HMRC smashes fake fags and booze ring masterminded from prison cell

08 January, 2016

HMRC has broken up a conspiracy to flood the UK with illicit cigarettes, tobacco and alcohol, which was organised from a prison cell.

Five men received sentences of up to three years at Sheffield Crown Court yesterday for their role in the fraud, which would have cost the government hundreds of thousands of pounds in lost revenue.

The plot began to unravel in April 2013 after James Woods and Vincent McGeough were seen by HMRC officers at East Midlands airport exchanging a bag containing some £110,000.

McGeough fled the scene and attempted to flag down a passing car, only to discover the car was being driven by another HMRC investigator.

Woods was arrested on the spot.

Information uncovered in the seizure led to the arrest of Wayne Dunn, who was already on bail having been arrested for driving a van containing 800,000 cigarettes in Ipswich two months earlier.

Dunn was then linked to the recovery of a van in Eastwood, Nottinghamshire the month before, which held 169,000 illicit cigarettes.

Subsequent searches revealed Dunn’s younger brother Irwin was orchestrating the fraud from his prison cell.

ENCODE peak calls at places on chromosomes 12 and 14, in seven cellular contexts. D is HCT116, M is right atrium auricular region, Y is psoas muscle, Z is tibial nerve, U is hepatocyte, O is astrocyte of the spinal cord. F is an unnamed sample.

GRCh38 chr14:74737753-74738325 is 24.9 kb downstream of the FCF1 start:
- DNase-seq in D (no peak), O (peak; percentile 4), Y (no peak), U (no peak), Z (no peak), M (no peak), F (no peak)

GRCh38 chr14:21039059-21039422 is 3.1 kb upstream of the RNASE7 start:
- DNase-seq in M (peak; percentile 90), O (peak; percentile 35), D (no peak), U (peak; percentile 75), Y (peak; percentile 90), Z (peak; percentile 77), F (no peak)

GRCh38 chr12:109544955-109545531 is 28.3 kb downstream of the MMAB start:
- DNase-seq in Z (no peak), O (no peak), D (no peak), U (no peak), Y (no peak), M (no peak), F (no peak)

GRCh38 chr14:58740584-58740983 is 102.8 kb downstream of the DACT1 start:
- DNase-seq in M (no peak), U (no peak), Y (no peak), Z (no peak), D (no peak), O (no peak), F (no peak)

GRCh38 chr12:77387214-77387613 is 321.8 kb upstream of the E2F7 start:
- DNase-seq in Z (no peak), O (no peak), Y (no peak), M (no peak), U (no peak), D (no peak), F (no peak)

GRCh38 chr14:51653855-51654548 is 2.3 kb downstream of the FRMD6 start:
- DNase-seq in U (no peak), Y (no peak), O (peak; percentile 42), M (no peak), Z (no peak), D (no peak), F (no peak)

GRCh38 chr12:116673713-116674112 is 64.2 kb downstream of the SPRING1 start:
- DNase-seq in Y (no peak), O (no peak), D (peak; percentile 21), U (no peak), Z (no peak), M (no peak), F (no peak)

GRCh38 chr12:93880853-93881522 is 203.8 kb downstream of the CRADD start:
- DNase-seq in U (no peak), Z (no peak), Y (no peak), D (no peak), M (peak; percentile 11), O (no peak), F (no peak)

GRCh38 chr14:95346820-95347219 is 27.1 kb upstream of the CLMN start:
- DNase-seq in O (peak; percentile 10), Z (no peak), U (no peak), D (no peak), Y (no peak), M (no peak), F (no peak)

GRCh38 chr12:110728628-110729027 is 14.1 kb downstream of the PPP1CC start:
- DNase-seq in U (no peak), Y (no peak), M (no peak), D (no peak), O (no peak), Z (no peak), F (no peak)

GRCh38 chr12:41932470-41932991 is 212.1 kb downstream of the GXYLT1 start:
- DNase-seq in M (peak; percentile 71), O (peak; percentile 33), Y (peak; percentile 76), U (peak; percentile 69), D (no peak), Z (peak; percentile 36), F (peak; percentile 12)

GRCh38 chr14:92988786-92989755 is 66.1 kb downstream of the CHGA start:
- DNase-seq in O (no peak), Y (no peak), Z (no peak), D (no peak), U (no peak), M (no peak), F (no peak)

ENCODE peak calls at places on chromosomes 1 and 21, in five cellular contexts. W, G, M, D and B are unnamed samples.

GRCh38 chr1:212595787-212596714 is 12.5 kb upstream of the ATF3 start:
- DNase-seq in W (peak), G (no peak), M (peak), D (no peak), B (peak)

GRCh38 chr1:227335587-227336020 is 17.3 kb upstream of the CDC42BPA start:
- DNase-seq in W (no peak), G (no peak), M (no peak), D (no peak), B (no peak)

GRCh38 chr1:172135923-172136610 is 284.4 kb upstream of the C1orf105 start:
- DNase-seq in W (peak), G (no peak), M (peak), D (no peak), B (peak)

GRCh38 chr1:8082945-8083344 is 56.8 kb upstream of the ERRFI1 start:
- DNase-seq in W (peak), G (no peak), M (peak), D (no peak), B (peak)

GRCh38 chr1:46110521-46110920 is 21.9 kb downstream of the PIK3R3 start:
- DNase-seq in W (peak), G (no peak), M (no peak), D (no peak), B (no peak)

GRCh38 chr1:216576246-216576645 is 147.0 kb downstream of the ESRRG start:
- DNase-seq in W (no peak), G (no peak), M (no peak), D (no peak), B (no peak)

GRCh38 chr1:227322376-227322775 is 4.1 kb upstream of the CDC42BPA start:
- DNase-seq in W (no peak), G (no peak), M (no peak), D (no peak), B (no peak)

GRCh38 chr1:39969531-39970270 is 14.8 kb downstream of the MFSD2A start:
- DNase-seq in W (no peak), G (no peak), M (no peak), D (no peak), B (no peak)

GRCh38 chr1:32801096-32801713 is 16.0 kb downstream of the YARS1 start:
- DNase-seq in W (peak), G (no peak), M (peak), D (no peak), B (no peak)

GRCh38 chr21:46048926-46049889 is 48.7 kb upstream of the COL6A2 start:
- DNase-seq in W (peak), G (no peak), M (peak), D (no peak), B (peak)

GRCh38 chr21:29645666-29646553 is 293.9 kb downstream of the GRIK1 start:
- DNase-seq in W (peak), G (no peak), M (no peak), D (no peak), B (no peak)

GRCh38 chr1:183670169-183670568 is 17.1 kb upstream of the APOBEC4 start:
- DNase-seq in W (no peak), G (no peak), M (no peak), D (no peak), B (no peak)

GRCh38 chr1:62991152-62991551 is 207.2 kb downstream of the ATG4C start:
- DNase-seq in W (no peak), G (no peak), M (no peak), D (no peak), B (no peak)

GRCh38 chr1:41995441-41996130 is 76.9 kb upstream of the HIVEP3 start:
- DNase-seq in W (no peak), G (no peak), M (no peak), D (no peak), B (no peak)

The fifth member of the conspiracy, Lee Pearson, was uncovered in October 2013 after HMRC searched two barns in Everton, South Yorkshire, where Pearson was storing over 1,000 litres of illicit beer and vodka which contained 150 times the legal limit of the toxin, methanol.

Stuart Taylor, assistant director of HMRC’s Fraud Investigation Service, said: "These men all played a part in flooding the UK with illegal cigarettes, tobacco and alcohol solely to line their own pockets with money that should have been funding vital public services.

"Irvin Dunn even pulled the strings while he was in prison using coded messages. But their fraud has been broken down and picked apart and now they are all paying the price.

"The evasion of excise duty is a criminal offence. If you are caught you will not only have your goods seized but you may also face prosecution and, if convicted, a criminal record and potentially a prison sentence.

“Anyone with information about the illegal trade in smuggled cigarettes and tobacco should contact the Customs hotline on 0800 59 5000."

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